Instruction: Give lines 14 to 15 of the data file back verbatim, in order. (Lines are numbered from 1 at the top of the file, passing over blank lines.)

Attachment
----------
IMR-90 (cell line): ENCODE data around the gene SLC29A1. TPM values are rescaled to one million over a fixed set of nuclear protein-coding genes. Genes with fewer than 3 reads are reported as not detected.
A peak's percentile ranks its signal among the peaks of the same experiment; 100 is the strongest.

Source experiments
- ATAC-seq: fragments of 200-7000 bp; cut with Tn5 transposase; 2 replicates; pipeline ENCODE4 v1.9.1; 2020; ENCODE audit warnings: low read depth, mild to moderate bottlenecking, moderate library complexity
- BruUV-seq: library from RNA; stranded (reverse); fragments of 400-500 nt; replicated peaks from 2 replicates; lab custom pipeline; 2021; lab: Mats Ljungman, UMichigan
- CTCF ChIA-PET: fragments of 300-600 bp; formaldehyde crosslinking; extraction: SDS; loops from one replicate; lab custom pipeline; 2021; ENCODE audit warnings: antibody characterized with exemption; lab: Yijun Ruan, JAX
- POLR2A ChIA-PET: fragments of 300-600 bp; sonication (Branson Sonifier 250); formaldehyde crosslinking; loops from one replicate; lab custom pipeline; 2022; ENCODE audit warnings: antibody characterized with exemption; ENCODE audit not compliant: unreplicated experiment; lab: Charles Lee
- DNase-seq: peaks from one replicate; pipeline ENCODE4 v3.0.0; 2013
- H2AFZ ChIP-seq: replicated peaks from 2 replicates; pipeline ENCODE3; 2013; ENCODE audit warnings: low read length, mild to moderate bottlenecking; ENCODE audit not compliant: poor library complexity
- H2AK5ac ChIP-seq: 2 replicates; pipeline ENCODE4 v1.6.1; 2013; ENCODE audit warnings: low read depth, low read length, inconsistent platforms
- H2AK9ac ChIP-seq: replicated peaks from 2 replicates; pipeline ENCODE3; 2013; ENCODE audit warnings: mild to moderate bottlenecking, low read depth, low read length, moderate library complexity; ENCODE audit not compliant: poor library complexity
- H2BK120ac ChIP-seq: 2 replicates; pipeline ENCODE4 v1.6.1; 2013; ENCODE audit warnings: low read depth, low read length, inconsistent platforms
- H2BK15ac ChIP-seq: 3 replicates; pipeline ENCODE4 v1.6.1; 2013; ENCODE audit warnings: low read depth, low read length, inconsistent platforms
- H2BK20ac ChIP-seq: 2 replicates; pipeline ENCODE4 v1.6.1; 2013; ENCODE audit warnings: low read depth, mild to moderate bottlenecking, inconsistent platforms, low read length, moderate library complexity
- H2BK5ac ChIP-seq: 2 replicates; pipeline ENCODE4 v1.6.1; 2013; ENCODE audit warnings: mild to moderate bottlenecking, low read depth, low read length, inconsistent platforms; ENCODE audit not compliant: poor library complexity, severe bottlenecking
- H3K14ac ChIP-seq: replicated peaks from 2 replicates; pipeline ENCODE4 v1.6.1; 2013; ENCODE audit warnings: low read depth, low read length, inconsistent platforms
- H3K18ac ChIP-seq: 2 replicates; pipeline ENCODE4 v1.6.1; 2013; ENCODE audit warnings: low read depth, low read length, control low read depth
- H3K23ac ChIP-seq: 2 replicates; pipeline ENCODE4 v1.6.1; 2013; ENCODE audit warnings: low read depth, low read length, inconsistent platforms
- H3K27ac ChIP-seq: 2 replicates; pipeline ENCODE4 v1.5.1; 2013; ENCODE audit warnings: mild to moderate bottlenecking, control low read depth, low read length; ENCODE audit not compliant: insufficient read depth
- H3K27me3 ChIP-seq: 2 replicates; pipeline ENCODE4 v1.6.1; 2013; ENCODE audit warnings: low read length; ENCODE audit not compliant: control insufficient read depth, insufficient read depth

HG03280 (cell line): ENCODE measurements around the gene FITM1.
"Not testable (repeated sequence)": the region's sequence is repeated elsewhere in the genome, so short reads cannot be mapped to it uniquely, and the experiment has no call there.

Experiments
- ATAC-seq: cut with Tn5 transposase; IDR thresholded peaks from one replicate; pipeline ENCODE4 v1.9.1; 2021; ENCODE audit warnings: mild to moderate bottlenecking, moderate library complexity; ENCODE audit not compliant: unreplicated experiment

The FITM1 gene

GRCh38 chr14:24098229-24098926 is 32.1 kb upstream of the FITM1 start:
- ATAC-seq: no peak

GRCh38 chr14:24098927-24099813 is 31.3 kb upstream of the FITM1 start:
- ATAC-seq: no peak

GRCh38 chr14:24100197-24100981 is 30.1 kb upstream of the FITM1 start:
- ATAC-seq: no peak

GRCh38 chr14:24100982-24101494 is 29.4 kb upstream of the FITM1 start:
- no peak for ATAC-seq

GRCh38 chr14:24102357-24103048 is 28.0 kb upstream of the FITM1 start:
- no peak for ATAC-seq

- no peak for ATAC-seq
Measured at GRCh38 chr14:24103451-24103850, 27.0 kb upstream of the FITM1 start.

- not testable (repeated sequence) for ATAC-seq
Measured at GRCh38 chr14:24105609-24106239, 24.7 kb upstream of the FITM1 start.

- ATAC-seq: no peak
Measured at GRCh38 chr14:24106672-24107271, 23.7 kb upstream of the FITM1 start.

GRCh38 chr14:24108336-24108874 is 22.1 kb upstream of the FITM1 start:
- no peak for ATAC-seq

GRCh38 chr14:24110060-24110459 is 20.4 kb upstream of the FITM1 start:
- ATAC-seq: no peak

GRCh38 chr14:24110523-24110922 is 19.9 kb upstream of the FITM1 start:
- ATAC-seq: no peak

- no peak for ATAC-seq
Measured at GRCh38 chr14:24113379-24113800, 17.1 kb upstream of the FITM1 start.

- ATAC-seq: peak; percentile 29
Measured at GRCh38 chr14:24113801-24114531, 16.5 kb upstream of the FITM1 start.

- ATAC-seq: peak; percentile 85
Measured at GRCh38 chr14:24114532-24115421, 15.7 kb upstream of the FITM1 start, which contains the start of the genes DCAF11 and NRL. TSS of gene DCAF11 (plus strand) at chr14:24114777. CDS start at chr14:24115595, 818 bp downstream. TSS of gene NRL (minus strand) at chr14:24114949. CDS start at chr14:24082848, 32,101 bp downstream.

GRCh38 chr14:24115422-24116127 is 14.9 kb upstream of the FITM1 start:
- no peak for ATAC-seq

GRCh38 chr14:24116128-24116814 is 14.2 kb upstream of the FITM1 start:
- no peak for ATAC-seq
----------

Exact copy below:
- H2BK20ac ChIP-seq: 2 replicates; pipeline ENCODE4 v1.6.1; 2013; ENCODE audit warnings: low read depth, mild to moderate bottlenecking, inconsistent platforms, low read length, moderate library complexity
- H2BK5ac ChIP-seq: 2 replicates; pipeline ENCODE4 v1.6.1; 2013; ENCODE audit warnings: mild to moderate bottlenecking, low read depth, low read length, inconsistent platforms; ENCODE audit not compliant: poor library complexity, severe bottlenecking